By: Kayla Caldwell
ALL MY FRIENDS HATE ME is an anxious person’s nightmare. It’s why I have no intention of attending any school reunions. Directed by Andrew Gaynord, ALL MY FRIENDS HATE ME captures thirty-something neuroses, and a warning that maybe some people from your past should stay there.
The movie begins with Pete (played by Tom Stourton, who co-wrote the film with Tom Palmer) as he jams out in his car while driving to his birthday party in the country, thrown by his posh, college friends. His more down-to-earth girlfriend Sonia (Charly Clive) is set to join him later in the weekend, after work. Pete’s clearly in good spirits, and despite a few awkward pit stops, and getting a bit lost, he arrives at his friend’s estate ready to party. He pulls up blasting music, and runs into the house with champagne. But no one is there.
Pete’s walk back to the car to close the doors and turn off the music is painfully sad. It’s not a great introduction to Pete’s crew, either, as they all arrive back from the bar, hours later, after Pete’s been sitting in the big, cold house alone, probably questioning all of his life choices. Then, when they finally do arrive, stereotypically posh party boy Archie (Graham Dickson) jokes that George (Joshua McGuire) had invited Pete as a prank. That is literally the anxious friend’s nightmare. These people play too much.
They also bring along a crass local from the bar named Harry (Dustin Demri-Burns), who is down to party, and seems weirdly set on edging Pete out. The tone is not nearly as upbeat as that opening sequence. Pete’s immediately suspicious of Harry, wracking his brain as to why this strange man looks so familiar.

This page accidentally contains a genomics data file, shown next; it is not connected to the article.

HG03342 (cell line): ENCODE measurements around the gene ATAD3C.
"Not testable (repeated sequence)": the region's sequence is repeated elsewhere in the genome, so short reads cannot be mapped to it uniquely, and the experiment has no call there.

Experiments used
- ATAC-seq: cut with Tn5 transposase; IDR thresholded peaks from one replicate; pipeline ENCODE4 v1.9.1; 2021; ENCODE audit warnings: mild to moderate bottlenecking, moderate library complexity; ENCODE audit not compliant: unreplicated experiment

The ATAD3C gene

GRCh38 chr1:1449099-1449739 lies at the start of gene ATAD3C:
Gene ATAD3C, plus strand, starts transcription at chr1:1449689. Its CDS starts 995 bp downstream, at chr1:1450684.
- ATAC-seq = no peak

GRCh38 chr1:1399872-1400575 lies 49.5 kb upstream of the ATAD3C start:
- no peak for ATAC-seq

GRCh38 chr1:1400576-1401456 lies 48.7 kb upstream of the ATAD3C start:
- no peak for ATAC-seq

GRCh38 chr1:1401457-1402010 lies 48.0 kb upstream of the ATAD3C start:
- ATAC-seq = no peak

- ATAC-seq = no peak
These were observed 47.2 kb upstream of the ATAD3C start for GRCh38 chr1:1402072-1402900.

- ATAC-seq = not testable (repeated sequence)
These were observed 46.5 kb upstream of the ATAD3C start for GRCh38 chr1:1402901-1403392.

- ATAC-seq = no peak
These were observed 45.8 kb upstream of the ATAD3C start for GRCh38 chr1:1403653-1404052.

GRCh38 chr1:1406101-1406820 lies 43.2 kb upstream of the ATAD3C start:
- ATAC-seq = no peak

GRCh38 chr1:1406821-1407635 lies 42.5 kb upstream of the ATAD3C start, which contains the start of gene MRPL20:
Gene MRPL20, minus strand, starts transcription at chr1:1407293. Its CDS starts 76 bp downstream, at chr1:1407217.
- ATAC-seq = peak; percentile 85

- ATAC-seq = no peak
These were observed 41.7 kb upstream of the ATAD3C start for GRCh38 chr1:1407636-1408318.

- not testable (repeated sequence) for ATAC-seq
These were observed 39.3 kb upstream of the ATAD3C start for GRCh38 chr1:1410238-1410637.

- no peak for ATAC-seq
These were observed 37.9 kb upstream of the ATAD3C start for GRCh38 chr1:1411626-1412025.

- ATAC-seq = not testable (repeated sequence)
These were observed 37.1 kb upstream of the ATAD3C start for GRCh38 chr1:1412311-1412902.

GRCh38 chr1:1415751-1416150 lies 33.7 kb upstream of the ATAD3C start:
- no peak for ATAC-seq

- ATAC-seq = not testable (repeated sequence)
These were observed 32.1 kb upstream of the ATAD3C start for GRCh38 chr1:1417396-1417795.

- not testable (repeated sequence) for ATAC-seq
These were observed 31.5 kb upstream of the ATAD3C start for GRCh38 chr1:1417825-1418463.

The uni crew is back together, but has something changed? Because these people don’t actually seem to like each other. Pete is the target of many a joke and snarky comment from supposed buds George, Fig (Georgina Campbell), Claire (Antonia Clarke), Archie, and even Harry. They haven’t all been together in years, since Pete has been away working with refugees. Any time Pete tries to talk about his experiences, the subject is changed, or that make him drink, because Rule # 7 is “no talking shop.”
Pete doesn’t seem to like them as much as he thought, either, at one point telling Sonia over the phone, “I guess I thought that everyone would have grown up a bit more.” Archie and Fig also remind him of the “wild card tradition” they used to do, which sounds an awful lot like the premise of Dinner for Schmucks. They’re shocked when Pete reflects on the tradition, and admits, “I always thought it was a bit cruel, to be honest.” At one point Pete tells George that he plans to propose to his girlfriend, despite him not having done it yet or even gone so far as to purchase a ring to set the plan in motion. It could be seen as a bit premature, but at the same time, I think he’s just trying to share a secret with his old friend, to try to bring back that closeness and intimacy he used to feel when they were all at university. But rather than being happy for him, everyone is worried for their friend Claire, who has always had a thing for Pete.